Land Policy and Transitional Justice After Armed Conflicts

  • Daniel Fitzpatrick
  • Akiva Fishman
Part of the Springer Series in Transitional Justice book series (SSTJ, volume 5)


Conflict often brings about dynamic changes in land distribution and governance systems. Vulnerable populations are displaced, secondary occupants complicate title, and political elites capitalize on the breakdown of governance to consolidate control over land. As a result, land policy plays an important role in recovering from the effects of conflict, as well as ensuring that further conflict does not follow. However, land-related challenges are rarely addressed holistically because land is a cross-cutting issue which implicates siloed domains of peacekeeping, humanitarian relief, and development assistance. Moreover, international law paradigms of rights to housing, land, and property can complicate the question of how to provide effective remedies for past human rights violations. A focus on universalized rights, or “best practice” models, may hinder adoption of effective land policy because of resistance from political elites or challenges posed by inter-agency coordination and institutional capacity. This chapter focuses on dynamic changes in land governance systems resulting from armed conflicts and their effect on the modalities of land policy as an instrument of transitional justice. It suggests, in particular, the need for a contextualized “systems” approach to post-conflict land policy as an alternative to rights-based models of property restitution to dispossessed persons.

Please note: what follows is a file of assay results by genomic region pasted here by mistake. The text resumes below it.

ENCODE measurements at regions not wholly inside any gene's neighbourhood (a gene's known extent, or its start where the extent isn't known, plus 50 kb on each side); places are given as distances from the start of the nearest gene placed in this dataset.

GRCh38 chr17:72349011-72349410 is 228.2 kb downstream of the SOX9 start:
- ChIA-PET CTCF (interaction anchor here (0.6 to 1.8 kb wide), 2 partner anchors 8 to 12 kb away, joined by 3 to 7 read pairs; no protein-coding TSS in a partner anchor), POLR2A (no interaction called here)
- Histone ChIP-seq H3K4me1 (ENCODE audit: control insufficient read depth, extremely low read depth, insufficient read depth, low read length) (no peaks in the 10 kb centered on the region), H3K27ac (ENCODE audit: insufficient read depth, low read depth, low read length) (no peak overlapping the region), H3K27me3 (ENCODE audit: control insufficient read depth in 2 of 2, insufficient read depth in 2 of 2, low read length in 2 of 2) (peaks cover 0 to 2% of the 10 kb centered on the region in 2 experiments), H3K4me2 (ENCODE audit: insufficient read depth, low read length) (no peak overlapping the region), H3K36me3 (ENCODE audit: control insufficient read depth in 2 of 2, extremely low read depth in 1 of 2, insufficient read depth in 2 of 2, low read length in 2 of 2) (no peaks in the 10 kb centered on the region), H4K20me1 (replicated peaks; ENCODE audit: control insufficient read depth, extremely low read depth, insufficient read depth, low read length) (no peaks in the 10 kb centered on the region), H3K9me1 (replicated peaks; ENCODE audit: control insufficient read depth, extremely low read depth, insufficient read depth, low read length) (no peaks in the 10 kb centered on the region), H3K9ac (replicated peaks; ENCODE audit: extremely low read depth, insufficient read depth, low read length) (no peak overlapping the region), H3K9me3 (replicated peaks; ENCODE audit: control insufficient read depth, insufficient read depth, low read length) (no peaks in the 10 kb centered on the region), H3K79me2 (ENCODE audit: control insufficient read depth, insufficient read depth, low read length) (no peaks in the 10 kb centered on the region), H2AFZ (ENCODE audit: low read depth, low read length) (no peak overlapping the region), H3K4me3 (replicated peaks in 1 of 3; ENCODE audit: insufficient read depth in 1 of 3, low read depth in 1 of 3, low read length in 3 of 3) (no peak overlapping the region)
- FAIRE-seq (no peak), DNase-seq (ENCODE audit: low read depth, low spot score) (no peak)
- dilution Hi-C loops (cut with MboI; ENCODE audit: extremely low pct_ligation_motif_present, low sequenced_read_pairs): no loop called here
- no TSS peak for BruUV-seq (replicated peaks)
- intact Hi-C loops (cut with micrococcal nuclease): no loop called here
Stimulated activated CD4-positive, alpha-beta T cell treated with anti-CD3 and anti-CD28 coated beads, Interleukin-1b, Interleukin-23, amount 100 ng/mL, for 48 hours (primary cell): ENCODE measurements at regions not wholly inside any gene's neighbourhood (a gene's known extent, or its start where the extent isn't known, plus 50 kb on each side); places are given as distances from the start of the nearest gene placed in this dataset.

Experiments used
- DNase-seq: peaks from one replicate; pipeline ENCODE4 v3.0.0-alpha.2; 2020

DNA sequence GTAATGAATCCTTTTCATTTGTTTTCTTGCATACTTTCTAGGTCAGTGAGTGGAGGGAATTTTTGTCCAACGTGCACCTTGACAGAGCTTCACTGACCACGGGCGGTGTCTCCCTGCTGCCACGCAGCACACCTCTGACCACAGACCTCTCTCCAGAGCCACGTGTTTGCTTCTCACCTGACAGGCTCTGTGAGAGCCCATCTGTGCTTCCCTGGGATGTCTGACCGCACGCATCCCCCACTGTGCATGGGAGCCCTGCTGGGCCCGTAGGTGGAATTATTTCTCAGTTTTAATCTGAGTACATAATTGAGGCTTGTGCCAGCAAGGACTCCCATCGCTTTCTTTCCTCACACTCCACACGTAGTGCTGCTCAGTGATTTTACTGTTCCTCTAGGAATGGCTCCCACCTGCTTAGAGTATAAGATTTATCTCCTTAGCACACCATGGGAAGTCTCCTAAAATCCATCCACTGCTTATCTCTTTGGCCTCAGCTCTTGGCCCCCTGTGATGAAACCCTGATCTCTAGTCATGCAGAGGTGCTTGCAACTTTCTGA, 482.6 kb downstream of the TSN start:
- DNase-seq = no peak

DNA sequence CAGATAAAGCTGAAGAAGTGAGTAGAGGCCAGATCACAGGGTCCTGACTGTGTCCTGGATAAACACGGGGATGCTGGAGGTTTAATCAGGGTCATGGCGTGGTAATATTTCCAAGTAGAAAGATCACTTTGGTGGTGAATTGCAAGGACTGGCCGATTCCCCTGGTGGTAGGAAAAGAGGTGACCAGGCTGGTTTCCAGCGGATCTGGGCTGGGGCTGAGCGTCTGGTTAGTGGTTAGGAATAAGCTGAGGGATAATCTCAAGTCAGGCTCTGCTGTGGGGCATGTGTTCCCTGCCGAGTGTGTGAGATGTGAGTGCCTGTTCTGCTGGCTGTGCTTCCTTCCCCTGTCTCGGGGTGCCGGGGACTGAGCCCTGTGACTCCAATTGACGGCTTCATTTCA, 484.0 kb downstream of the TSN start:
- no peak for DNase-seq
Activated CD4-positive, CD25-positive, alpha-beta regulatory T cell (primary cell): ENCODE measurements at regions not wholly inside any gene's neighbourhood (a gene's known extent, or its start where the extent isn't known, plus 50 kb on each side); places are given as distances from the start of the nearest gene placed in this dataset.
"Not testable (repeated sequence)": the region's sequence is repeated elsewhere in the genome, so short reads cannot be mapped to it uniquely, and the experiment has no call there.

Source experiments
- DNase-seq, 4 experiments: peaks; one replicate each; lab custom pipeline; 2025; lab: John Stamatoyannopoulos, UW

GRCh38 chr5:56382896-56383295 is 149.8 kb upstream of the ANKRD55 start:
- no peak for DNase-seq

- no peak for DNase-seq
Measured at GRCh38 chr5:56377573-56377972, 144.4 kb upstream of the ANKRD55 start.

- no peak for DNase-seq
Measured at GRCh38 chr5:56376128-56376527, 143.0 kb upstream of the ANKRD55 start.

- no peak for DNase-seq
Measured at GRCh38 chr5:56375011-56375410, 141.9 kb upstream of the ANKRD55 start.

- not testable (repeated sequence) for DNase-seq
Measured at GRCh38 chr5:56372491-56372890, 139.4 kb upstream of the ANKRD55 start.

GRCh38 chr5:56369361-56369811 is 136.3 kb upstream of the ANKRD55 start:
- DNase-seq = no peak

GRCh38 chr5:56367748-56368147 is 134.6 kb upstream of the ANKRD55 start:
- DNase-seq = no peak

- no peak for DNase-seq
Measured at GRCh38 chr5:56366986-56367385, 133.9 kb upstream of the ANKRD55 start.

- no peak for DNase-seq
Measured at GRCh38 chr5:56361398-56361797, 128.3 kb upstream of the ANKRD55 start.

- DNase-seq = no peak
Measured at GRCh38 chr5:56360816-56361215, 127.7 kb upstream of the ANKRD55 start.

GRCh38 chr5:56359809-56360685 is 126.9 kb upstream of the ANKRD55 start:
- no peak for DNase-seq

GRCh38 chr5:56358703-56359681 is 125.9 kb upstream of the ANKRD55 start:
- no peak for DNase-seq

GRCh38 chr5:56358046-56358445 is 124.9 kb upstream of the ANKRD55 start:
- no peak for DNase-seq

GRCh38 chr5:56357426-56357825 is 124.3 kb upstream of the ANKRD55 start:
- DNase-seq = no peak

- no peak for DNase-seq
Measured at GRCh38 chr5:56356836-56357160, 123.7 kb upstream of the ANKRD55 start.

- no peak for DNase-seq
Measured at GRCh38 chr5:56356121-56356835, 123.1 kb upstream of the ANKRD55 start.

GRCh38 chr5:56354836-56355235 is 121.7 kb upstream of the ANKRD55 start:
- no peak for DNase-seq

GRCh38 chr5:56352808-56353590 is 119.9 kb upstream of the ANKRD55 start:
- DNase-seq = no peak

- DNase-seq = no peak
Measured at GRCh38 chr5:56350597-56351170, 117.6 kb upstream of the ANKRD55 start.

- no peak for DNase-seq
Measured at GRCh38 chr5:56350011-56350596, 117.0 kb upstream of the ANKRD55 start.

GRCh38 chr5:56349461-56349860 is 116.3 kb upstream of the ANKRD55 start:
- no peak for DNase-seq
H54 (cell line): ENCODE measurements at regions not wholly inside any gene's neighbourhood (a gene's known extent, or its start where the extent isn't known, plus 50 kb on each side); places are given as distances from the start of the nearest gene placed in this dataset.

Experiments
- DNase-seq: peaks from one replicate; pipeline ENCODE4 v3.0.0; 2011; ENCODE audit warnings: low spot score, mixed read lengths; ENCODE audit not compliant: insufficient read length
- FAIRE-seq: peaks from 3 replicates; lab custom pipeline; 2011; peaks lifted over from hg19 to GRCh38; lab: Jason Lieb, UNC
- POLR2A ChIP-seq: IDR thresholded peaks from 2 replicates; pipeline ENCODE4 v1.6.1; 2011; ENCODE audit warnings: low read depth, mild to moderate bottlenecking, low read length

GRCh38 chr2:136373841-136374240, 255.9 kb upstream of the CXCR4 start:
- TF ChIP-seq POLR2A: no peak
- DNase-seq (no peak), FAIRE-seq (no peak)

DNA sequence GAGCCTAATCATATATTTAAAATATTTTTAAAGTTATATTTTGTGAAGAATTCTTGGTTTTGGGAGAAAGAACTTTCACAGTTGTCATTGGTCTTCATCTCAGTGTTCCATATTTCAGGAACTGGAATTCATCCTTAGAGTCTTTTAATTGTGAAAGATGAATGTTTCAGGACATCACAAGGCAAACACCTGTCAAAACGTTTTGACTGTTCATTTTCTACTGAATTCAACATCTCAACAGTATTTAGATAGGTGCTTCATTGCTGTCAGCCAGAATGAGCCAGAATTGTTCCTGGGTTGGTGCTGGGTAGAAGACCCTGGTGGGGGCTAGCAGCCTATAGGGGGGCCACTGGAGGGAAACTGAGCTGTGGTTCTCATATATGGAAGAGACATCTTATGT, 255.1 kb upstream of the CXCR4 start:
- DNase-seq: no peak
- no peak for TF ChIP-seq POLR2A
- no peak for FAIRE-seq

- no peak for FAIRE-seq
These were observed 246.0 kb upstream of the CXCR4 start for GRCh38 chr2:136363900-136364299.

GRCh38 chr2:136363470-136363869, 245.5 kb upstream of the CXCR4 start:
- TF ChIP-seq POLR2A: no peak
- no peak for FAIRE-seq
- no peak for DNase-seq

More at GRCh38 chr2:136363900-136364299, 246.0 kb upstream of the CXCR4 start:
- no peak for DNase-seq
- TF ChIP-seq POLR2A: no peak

Security Council Armed Conflict Rome Statute Transitional Justice Displace Person 
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Copyright information

© Springer Science+Business Media New York 2014

Authors and Affiliations

  1. 1.ANU College of LawAustralian National UniversityCanberraAustralia
  2. 2.NYU School of LawNew YorkUSA

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